Pope’s Envoy Presses Iraq to Cooperate With Inspectors
Pope John Paul II appealed again for a peaceful settlement of the crisis in Iraq and sent a high-level envoy to Baghdad to press for greater Iraqi cooperation with U.N. weapons inspectors. Cardinal Roger Etchegaray left for Baghdad on Feb. 10 on a mission to “help the Iraqi authorities make a serious reflection on the duty of effective international cooperation, based on justice and international law, in view of assuring the supreme gift of peace to its people,” a Vatican statement said. Cardinal Etchegaray said he planned to deliver a personal message from the pope to Iraqi President Saddam Hussein.
The move was welcomed by the U.S. Ambassador to the Vatican, Jim Nicholson, who told Catholic News Service on Feb. 10 that “if there’s anyone that might be able to get Hussein to listen to reason, it might be the pope.... We welcome the engagement of the Holy Father as a positive force in trying to get Saddam Hussein to comply with the U.N. resolutions and to protect his people and the rest of the world from war. The decision really rests with him,” Nicholson said.
The Vatican’s diplomatic move, announced on Feb. 9, came a day after the pope warned that “peace is in danger.... We need to multiply our efforts. One cannot be immobile in the face of terrorist attacks, nor when faced with the threats that are being raised on the horizon. One should not give up, as if war is inevitable,” he said on Feb. 8 in a speech to the Sant’Egidio Community, an Italian lay group that has worked for peace around the world.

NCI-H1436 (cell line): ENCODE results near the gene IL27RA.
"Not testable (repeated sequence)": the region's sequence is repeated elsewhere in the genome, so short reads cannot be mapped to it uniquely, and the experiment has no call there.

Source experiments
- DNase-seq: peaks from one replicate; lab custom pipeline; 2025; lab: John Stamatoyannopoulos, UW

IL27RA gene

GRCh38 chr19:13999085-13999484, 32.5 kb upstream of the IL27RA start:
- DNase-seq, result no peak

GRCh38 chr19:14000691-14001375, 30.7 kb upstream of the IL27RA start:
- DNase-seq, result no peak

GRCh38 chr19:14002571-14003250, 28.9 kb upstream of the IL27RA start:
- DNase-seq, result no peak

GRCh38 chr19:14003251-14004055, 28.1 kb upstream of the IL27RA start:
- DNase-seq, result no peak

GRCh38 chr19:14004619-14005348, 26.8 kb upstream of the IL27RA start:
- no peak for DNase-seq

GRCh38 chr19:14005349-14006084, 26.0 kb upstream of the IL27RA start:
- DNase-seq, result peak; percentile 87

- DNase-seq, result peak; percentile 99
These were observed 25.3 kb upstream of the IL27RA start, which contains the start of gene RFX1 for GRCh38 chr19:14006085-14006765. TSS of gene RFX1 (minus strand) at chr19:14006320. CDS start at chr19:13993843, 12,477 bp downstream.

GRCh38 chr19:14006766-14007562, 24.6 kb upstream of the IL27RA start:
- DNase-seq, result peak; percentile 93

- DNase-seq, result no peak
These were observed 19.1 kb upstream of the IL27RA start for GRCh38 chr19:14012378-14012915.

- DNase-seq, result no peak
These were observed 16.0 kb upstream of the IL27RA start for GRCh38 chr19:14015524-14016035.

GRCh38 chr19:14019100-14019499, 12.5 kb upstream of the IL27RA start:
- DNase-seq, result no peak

In an interview with the Rome newspaper La Repubblica, Cardinal Etchegaray said the pope’s aim was to promote any possible avenue of preserving peace in the region. “War would be a catastrophe in every respect. Above all, it would have grave consequences for the Iraqi population and would also make it increasingly difficult for the United Nations to work for the unity of the human family,” Cardinal Etchegaray said. The cardinal said a war would aggravate relations between the West and Muslim countries.
Last fall, the pope wrote to U.S. President George W. Bush and Saddam Hussein, making the arguments for a peaceful resolution of the crisis. In recent weeks, Vatican officials have strongly warned against a pre-emptive military attack on Iraq, especially if it were carried out without U.N. authorization.
Jesuits Say Military Intervention in Iraq Impossible to Justify